As my knowledge of logic and philosophy progressed, I looked on Ayn Rand’s work more and more critically. I found it to be deficient in both form and content. Perhaps because of my training in mathematics and physics, all too often her definitions seemed imprecise and her proofs not so rigorous. She was not herself a formal logician, although her ‘Stolen Concept Fallacy’ is an important contribution, which certainly motivated my inquiry into the formal logic of paradoxical propositions (I was not aware until later that modern logicians had done some work in this area).
Nevertheless, her absolute faith in the cognitive powers of the human mind, and in our ability to know reality, still puts her high in my esteem. Her heart, in this respect, was certainly in the right place, as far as I am concerned. Were it not for that strong message, and her romanticization of the independent thinker, it is doubtful that I would have gone into logic research. She set for me the general goals; but with regard to the details of epistemology and ontology, I very soon branched out on a separate path.
Gradually, thanks mainly to Windelband’s presentations, my respect increased for all philosophers (and for the university establishment, for that matter); I could no longer view them according to her negative stereotypes. They were not irrationalists or anti-rationalists, but people like myself doing their best in the pursuit of truth. Though I did not agree with everything they all said, I could well see that there was some truth and value in everything each of them said. Each new perspective, each new insight, is an earnest offering to the whole enterprise — and in my view, they could all be reconciled, and shown to complement each other.
Perhaps best summarizing my position at that time is the statement I read recently, by Hintikka, that ‘to understand everything is to pardon everything’. In addition to this generous and constructive viewpoint, I came to see the truth of the saying that ‘the wise man is he who knows that he knows nothing’. Indeed, it is this perception of the infinity of Truth that finally blocked me, and caused me to stop writing. There was no end to it. I could sit down anytime and think new and seemingly important thoughts on the subject. Improvements were always possible. I could not publish my work, I was too much of a perfectionist, too immature to control my creativity.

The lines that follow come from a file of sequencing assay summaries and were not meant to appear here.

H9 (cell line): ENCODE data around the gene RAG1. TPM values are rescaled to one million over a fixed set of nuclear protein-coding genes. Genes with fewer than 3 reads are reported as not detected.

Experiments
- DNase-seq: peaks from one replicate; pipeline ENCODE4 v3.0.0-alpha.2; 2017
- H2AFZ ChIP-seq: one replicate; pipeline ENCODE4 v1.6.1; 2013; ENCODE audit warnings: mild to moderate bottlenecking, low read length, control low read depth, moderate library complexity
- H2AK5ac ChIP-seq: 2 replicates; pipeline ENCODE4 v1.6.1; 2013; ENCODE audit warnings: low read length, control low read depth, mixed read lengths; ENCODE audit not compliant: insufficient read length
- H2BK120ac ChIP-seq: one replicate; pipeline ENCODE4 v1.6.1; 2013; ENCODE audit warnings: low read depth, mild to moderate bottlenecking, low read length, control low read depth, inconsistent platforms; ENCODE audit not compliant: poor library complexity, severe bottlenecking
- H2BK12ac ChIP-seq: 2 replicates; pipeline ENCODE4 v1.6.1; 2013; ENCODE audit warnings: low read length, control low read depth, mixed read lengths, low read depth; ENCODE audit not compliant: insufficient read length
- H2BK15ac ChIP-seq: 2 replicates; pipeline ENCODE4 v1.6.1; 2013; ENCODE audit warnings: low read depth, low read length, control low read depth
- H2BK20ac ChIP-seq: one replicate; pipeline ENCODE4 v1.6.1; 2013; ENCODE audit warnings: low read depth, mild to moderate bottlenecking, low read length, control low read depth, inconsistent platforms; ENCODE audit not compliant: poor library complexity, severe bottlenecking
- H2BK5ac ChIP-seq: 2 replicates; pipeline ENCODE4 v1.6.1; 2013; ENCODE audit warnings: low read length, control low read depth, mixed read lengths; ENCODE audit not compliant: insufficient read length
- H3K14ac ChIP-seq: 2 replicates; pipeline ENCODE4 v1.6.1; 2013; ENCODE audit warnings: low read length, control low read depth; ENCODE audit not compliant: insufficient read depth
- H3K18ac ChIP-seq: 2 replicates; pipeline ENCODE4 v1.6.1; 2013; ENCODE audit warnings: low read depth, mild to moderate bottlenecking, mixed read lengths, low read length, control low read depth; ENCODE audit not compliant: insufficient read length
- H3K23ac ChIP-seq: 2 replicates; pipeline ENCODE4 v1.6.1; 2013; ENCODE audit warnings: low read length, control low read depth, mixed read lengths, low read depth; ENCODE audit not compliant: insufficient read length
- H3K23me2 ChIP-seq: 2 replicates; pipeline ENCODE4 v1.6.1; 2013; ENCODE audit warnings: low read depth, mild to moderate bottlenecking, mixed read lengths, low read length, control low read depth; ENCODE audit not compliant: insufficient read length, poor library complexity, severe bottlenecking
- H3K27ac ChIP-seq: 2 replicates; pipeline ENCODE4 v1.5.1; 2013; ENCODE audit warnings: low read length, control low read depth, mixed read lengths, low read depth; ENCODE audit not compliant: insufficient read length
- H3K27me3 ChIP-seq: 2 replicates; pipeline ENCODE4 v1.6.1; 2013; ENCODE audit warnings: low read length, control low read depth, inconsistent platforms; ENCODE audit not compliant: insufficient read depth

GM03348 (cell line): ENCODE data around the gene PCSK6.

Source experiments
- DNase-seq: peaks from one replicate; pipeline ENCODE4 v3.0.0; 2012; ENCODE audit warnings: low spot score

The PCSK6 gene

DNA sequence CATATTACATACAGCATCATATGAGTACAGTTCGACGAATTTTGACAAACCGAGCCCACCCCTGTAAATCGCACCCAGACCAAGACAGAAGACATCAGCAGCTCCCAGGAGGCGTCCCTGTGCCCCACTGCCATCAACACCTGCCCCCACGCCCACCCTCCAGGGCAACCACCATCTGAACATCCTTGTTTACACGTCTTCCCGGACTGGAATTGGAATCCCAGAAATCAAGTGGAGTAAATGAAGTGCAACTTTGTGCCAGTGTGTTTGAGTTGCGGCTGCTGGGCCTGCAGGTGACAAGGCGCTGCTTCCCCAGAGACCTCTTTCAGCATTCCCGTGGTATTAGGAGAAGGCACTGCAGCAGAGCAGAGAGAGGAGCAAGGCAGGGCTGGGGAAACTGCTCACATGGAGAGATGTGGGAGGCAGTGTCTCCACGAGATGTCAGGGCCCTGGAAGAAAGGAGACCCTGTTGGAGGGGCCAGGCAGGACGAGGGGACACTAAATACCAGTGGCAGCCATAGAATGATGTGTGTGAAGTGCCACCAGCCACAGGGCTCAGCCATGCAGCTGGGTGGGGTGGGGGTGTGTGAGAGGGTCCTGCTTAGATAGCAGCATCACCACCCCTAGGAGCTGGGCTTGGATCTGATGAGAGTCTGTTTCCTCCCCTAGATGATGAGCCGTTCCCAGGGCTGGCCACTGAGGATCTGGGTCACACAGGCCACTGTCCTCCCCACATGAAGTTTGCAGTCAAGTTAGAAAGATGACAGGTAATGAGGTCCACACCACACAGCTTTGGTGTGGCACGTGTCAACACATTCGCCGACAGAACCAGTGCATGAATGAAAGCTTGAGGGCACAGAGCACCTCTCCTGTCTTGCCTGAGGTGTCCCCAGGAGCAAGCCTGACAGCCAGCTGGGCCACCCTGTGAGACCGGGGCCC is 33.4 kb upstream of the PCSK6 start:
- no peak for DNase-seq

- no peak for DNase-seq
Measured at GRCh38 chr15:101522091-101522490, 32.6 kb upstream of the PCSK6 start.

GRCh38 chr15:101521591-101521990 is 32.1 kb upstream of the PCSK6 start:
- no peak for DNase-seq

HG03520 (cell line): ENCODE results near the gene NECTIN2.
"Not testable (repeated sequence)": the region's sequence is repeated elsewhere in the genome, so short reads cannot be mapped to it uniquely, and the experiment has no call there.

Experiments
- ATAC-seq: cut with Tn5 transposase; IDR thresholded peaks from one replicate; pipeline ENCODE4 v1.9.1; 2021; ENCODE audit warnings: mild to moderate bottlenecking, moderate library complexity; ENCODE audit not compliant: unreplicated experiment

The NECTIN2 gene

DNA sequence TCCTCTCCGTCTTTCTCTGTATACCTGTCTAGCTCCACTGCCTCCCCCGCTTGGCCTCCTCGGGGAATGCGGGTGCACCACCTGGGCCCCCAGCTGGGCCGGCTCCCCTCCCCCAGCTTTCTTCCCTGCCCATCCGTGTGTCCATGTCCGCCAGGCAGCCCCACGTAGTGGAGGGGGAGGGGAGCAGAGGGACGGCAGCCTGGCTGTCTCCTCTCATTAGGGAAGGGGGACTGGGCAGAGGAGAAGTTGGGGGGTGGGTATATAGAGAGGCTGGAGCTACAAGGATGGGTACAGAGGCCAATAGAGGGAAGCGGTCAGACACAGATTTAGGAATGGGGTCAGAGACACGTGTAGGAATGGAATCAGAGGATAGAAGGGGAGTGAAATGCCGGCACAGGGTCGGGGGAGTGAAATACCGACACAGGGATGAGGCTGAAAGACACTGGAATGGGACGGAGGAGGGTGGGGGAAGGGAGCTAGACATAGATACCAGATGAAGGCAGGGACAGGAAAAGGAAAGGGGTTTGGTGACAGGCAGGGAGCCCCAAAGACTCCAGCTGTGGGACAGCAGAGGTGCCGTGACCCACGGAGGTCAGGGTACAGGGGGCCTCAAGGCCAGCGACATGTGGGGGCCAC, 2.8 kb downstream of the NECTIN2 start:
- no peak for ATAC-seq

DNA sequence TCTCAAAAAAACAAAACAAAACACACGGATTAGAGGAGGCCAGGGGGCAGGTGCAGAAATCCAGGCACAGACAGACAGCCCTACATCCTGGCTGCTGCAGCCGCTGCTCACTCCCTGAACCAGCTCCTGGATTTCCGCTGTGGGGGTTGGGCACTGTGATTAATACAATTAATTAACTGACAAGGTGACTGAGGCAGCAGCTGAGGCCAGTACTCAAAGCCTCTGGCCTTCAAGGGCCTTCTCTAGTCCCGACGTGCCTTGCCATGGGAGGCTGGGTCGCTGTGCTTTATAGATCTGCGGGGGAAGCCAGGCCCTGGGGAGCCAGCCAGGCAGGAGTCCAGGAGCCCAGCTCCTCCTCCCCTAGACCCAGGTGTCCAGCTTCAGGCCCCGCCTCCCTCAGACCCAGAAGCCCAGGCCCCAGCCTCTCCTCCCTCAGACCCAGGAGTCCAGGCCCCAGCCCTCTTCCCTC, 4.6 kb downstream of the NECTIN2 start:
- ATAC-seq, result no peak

In the last year or two of that early period of writing, I had become interested in religion, which stresses action over thought. Influenced by the youth around me, I first looked into Buddhism, Hinduism, and Taoism, and was highly impressed by the profundity of their understanding of the indefinable aspects of the world and of consciousness, in comparison to Western philosophy. Oriental philosophy offers a very sophisticated world-view; and it succeeds in giving a credibility to mysticism, which transcends the fixed parameters of Western philosophy. Although the latter seems on the surface like a freer and more rational enterprise, it imposes certain bounds on itself. Also, contrary to what one might expect from mystics, they produce very consistent systems of thought.
Still, in the last analysis, the impersonal atheism (not to mention elements of idolatry) in these religions put me off. I later read the Christian Bible and the Moslem Koran, but as a Jew was not personally very enchanted by them. My interest in Ayn Rand had by that time of course completely disappeared, because of her naive view of spiritual life, as ‘mysticism’ and antithetical to reason. In my view, these could be harmonized, and indeed were complementary. Nevertheless, Ayn Rand’s strong influence on my work remains undeniable; my faith in the efficacy of reason and the ultimate objectivity of human knowledge comes from her.
Thereafter, I got seriously involved in Judaism, which seemed to me even more profound, because of (among, needless to say, many other reasons) the complexity of its logic, its greater willingness to accept loose ends and apparent contradictions. This may seem like a paradoxical statement, coming from a practised logician, but I had learned the creative value of problems and the naivety of pat solutions. Judaism, because of its complex merging of the intellectual and spiritual aspects, required a degree of openness and humility, of self-suppression, which to me was the hallmark of truth and wisdom; existence is ineffably deep and complex.
Anyway, I stopped all philosophical writing at that point, telling myself that I would resume in later years, when I got some further experience of life. I remember thinking that Aristotle had managed to write his works quite late in life (in his sixties, if I recall rightly).
In the course of the next 10 years, I worked as a statistical researcher, for the World Health Organization in Geneva and Copenhagen, and the American Jewish Joint Distribution Committee in Jerusalem. I learned epidemiological study methods, mainly through research relating to oral health, onchocerciasis control, gerontology, early childhood, and social work. I also traveled a lot — in some thirty countries, in Europe, North America, Africa and Asia.
This naturally aroused my interest in global problems like hunger, and caused me to think about political-economy issues and search for a consistent social philosophy. I traveled from Randian laissez-faire gradually through to Marxist ideas; but I soon enough returned to more balanced views. I was also influenced by the back-to-the-land ideas of some of my generation; this motivated me to resume my formal education about five years ago, and to study agriculture till I got a B.Sc. My thesis proposed certain statistical indices of agricultural productivity, with a view to rationalization of land-use patterns.